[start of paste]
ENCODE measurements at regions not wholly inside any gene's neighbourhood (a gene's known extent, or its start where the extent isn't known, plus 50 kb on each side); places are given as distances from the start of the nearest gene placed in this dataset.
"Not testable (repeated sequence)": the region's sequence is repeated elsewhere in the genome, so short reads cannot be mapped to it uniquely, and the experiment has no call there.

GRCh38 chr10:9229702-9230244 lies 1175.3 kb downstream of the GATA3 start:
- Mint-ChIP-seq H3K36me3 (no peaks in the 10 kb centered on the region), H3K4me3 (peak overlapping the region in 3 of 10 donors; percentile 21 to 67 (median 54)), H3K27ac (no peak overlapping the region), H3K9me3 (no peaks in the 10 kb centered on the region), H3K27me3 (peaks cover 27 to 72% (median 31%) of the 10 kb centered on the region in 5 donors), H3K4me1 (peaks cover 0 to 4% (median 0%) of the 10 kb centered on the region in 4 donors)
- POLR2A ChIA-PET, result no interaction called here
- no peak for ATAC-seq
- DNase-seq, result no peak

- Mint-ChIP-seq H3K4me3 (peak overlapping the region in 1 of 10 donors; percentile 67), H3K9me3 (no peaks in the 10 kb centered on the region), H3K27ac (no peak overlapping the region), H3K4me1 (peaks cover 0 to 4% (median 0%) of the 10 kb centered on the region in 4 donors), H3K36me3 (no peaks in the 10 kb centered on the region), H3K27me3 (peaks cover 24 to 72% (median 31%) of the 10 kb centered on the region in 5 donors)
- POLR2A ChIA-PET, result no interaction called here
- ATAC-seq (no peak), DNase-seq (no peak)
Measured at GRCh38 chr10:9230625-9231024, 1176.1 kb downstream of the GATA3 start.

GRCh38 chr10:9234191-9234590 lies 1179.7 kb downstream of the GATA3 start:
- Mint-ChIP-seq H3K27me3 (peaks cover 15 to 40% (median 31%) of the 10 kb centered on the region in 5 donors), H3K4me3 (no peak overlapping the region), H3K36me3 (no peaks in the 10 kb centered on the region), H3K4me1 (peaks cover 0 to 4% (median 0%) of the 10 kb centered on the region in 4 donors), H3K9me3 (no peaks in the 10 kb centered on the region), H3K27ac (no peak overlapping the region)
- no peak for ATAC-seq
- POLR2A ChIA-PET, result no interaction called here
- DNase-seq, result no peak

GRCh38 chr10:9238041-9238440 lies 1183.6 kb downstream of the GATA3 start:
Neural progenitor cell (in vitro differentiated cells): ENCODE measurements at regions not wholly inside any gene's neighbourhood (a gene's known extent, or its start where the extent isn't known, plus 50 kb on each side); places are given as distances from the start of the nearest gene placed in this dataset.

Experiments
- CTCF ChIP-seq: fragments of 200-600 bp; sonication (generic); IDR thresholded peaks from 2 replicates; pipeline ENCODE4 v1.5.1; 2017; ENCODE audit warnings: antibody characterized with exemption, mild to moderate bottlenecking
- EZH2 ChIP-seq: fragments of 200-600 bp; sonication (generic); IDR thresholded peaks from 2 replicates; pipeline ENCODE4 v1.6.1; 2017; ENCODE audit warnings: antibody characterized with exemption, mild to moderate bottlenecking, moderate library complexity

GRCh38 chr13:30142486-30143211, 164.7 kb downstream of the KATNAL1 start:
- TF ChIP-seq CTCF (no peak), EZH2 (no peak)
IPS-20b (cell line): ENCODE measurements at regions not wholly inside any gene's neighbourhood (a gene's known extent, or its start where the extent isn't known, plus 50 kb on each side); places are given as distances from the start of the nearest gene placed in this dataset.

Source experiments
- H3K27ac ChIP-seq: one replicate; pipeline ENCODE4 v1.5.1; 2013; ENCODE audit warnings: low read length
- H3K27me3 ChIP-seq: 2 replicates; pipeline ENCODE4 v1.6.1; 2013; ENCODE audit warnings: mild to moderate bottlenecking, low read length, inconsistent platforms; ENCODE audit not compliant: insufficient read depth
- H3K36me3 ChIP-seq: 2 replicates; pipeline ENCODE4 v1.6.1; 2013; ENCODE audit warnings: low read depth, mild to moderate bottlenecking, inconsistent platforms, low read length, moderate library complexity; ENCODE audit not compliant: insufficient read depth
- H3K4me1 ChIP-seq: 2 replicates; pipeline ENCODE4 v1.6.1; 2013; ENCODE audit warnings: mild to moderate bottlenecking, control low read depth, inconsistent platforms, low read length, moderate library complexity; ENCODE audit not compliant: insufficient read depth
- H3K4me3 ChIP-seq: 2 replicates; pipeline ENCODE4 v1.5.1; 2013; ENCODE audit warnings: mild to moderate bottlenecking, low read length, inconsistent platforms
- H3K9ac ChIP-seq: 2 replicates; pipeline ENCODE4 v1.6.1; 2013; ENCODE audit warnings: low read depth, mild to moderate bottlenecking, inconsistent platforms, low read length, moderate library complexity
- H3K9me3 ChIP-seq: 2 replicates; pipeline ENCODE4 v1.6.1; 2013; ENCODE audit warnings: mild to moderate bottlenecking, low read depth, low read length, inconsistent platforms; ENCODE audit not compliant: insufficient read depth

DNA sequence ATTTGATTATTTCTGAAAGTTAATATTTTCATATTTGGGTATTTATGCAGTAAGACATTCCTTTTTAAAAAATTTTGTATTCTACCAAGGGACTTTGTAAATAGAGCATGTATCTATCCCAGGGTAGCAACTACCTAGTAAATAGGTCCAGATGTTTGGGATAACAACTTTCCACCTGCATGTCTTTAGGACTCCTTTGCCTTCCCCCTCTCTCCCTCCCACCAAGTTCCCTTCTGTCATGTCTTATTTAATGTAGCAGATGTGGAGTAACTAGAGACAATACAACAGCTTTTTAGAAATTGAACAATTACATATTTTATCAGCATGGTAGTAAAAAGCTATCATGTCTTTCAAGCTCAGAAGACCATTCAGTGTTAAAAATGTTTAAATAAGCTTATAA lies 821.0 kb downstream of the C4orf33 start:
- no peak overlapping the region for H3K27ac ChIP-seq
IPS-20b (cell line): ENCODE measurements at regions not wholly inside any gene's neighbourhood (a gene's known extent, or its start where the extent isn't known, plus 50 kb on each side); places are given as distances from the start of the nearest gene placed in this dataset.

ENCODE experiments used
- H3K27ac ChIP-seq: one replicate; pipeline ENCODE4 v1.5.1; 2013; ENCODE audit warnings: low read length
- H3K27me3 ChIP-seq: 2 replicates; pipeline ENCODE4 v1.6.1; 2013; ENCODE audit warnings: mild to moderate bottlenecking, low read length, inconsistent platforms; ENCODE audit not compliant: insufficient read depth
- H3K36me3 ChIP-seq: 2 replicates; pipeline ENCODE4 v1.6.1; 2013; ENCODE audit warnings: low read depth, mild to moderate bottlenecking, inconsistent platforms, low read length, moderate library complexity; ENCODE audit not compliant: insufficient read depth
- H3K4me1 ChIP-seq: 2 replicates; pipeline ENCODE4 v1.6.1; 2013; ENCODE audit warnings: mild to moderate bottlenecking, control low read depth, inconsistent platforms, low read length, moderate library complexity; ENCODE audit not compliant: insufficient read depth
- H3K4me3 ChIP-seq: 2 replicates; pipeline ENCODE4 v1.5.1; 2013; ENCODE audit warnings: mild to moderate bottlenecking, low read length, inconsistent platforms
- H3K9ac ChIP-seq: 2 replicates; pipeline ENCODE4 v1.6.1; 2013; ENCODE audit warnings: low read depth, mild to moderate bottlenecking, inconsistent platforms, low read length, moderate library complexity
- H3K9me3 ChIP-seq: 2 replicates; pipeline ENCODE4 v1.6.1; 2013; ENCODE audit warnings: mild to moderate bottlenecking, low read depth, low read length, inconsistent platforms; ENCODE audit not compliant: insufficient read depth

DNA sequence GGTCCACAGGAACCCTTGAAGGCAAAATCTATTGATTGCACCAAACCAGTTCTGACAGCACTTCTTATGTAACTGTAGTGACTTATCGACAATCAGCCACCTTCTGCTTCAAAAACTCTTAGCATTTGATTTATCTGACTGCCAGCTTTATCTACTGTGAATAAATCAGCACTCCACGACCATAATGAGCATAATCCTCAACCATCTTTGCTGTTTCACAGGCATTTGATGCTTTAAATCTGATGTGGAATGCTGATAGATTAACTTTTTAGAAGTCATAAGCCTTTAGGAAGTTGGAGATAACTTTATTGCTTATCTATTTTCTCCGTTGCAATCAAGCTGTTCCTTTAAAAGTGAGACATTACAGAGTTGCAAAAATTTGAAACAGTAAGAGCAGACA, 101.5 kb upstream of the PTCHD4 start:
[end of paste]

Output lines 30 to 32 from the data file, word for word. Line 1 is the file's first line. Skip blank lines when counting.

- H3K4me3 ChIP-seq: 2 replicates; pipeline ENCODE4 v1.5.1; 2013; ENCODE audit warnings: mild to moderate bottlenecking, low read length, inconsistent platforms
- H3K9ac ChIP-seq: 2 replicates; pipeline ENCODE4 v1.6.1; 2013; ENCODE audit warnings: low read depth, mild to moderate bottlenecking, inconsistent platforms, low read length, moderate library complexity
- H3K9me3 ChIP-seq: 2 replicates; pipeline ENCODE4 v1.6.1; 2013; ENCODE audit warnings: mild to moderate bottlenecking, low read depth, low read length, inconsistent platforms; ENCODE audit not compliant: insufficient read depth